Published 1 June 2021
The people of Japan watched with the rest of the world as the saga of the Diamond Princess Cruise Ship unfolded and hospitals in Wuhan, China filled up with COVID-19 patients early last year. In response, the people of Japan, along with the Japanese government, media, medical establishment, panicked.
Japan declared a state of emergency three times over the course of the pandemic (7 April, 8 July 2020, and 25 April 2021). However, despite the repeated state of emergency declarations, Japan did not and has not adopted the strict lockdown measures observed in the US and some European countries. The Japanese government instead asked its citizens to restrict their activities voluntarily.
This voluntary approach to the pandemic has yielded apparently good COVID outcomes. As of 17 May 2021, with a population of 126 million, Japan has had 685,135 COVID cases and 11,471 COVID deaths. Compared to the US (330 million population, 32,940,841 cases, and 585,970 deaths) or the UK (68 million population, 4,466,589 cases, and 127,941 deaths), the impact of COVID in Japan has been much more limited.i
However, the panic about COVID in Japan has caused some collateral harm. Caring for cancer patients and screening the population to catch cancer in its early stages were laid aside when the government recommended that people delay physical exams, including screening tests. Fearing COVID outbreaks, many hospitals terminated routine treatments, shut down operating rooms, and cancelled surgical procedures to biopsy or remove cancer. Japanese cancer patients responded by avoiding hospitals because they feared COVID more than cancer.
Though the panic has subsided to some degree, the damage in the form of worse cancer outcomes will continue to accrue. Many Japanese hospitals, which stayed empty just in case COVID cases were to rise, remain empty – especially smaller hospitals with fewer than 200 beds. This article provides a short description of COVID and its impact on cancer care in Japan.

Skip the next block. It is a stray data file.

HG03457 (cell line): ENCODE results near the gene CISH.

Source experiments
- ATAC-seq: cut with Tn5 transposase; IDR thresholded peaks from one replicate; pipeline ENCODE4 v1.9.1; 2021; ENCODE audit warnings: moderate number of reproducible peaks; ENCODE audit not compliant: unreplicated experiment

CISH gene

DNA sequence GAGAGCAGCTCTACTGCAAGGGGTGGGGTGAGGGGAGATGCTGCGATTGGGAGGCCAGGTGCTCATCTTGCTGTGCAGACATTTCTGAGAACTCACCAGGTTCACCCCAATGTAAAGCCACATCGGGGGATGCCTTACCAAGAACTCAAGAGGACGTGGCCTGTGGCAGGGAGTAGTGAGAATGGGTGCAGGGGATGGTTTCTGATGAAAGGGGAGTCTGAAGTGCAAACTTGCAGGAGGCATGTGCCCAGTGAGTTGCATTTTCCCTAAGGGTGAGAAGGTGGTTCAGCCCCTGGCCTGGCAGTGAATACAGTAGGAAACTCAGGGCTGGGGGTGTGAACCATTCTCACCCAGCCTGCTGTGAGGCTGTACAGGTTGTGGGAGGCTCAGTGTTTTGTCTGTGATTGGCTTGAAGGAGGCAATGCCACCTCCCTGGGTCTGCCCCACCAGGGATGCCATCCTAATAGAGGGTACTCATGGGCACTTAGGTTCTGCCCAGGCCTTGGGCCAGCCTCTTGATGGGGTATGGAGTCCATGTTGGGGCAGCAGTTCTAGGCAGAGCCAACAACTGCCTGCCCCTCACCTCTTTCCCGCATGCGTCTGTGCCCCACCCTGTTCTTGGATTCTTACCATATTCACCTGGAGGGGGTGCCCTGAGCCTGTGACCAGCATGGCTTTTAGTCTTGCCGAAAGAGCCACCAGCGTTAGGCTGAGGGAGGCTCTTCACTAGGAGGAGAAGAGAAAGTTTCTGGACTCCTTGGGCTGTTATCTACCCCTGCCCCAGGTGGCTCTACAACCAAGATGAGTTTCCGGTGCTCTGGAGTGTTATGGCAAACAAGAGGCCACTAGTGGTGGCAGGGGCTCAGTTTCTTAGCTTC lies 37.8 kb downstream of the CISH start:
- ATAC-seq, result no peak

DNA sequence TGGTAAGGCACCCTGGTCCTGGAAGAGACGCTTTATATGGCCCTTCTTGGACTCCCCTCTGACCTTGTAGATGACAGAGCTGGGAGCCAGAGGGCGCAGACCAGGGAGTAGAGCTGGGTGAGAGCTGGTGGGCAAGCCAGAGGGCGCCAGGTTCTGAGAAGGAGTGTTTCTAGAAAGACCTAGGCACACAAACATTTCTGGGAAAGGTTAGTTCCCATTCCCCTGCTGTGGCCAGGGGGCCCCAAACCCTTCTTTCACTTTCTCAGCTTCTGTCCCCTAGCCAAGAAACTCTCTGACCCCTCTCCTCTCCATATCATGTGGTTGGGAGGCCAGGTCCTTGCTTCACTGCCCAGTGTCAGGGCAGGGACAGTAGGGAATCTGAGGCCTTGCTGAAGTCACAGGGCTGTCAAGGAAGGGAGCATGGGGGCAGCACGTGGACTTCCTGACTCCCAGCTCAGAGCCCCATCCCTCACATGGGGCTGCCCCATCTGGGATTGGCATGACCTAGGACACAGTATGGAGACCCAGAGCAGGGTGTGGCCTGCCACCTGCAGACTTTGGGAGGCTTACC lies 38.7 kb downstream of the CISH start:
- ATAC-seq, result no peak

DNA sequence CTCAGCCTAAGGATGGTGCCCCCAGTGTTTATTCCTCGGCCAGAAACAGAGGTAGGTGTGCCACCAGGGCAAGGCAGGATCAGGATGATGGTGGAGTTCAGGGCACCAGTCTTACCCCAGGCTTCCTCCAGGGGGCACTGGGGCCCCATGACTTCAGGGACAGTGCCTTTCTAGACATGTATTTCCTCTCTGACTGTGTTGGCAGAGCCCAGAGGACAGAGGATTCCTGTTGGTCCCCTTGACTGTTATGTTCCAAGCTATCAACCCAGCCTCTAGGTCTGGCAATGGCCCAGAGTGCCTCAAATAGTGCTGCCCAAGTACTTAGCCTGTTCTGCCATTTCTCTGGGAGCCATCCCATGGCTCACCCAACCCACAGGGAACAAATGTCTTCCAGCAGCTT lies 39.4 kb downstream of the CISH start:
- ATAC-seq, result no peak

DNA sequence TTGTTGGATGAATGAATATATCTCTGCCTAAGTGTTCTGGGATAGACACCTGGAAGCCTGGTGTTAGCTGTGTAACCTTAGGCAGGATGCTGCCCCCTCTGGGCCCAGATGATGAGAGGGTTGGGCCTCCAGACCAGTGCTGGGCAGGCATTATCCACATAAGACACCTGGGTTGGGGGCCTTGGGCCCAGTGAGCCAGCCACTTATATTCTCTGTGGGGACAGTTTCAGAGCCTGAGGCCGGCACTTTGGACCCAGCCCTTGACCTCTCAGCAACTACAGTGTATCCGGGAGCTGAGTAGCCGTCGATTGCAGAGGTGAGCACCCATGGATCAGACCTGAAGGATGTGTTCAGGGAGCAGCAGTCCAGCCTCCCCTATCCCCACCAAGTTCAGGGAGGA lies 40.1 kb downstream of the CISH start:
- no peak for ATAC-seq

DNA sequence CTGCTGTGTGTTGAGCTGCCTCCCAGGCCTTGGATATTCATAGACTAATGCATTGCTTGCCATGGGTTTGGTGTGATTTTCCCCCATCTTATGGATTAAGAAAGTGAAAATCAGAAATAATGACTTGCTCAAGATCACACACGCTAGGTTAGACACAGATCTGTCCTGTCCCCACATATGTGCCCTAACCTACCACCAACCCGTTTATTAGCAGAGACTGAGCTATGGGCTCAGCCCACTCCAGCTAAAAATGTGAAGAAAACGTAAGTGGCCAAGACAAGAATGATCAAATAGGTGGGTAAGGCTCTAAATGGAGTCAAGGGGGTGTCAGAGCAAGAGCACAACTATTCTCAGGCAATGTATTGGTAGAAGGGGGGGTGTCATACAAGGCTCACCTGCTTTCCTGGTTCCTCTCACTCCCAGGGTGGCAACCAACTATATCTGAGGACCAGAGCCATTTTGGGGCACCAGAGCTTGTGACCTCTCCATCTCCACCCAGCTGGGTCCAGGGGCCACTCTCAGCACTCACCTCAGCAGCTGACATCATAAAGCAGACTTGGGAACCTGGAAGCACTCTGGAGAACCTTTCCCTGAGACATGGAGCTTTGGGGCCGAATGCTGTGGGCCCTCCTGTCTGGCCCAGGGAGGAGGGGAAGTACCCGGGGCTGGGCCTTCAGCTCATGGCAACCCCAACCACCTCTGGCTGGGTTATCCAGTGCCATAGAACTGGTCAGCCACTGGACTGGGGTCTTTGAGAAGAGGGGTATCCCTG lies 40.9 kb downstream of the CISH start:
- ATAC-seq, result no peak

The Collapse of Inpatient Care in Japan
As a health economist, I have been tracking the workings of Japanese hospitals and clinics for 30 years. Through the Japanese health policy think tank that I run, Global Health Consulting Japan (GHC), I have compiled data from 454 large acute care hospitals, representing a significant fraction of all inpatient care in Japan.ii Over the course of the epidemic, these hospitals have treated 28,247 COVID patients, accounting for approximately 30% of inpatient COVID inpatient cases in Japan.iii
Image 1, immediately below, shows changes (year-by-year in the same month) in the number of scheduled hospital admissions between March and December 2020 for the top 20 most frequent diagnostic categories in these hospitals.
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The impact of COVID on the Japanese medical system was swift and dramatic. During the first wave, scheduled hospital admissions in diagnostic categories such as cataract, angina, nonmalignant disorders of the small intestine, and inguinal hernia dropped sharply in March 2020 and were cut in half by May. This is because both physicians and patients decided to postpone non-essential elected surgeries and procedures during the pandemic. Cancer care, however, continued.
Readers should note that though cataract and inguinal hernia surgeries, cardiac catheterizations, and polypectomies are performed primarily in outpatient settings in the US and elsewhere, they are typically performed during hospital admissions in Japan. Japan has the highest number of acute care beds per 1,000 inhabitants among OECD countries.iv Japanese hospitals have strong supply-side incentives to keep their beds occupied. Japanese hospitals’ average length of stay is also the longest among OECD countries.v
After dramatic initial drops in care for many patients (including cancer patients) during the first two epidemic waves, things appeared to return to somewhat normal in October 2020–and then the third COVID-19 wave hit Japan.
Missed Detection, Delayed Diagnoses and Treatments
As we have seen, cancer screening and surgery were sharply disrupted in Japan. Unlike many non-cancer services like cataract operations that declined immediately after the start of the epidemic in March, the sharp drop in cancer care started later, with the peak decline in July and August 2020 rather than in May. There is a straightforward explanation for this delayed impact on cancer.
Commonly, cancers in Japan are detected either at routine visits at primary physicians/small local hospitals or at complete annual physical examinations required to be provided to all workers by their employer according to Japanese law.vi After detection, patients are referred to regional cancer centres to confirm clinical diagnoses and for necessary treatments.
Referrals of suspected cancer patients from primary physicians/small local hospitals to regional cancer centres were effectively halted during the COVID pandemic. Following the state of emergency on 7 April 2020, the Japan Society of Health Evaluation and Promotion (JSHEP) announced a recommendation to delay non-essential physical examination and screening. According to a survey by the Japan Cancer Society (JCS), cancer screenings (stomach cancer, lung cancer, colon cancer, breast cancer, and uterine cancer) declined more than 90% in May 2020 compared with May 2019 (Table 2). The JSC estimated that at least 10,000 cancer cases went undetected in Japan due to the halt in physical examinations and cancer screenings.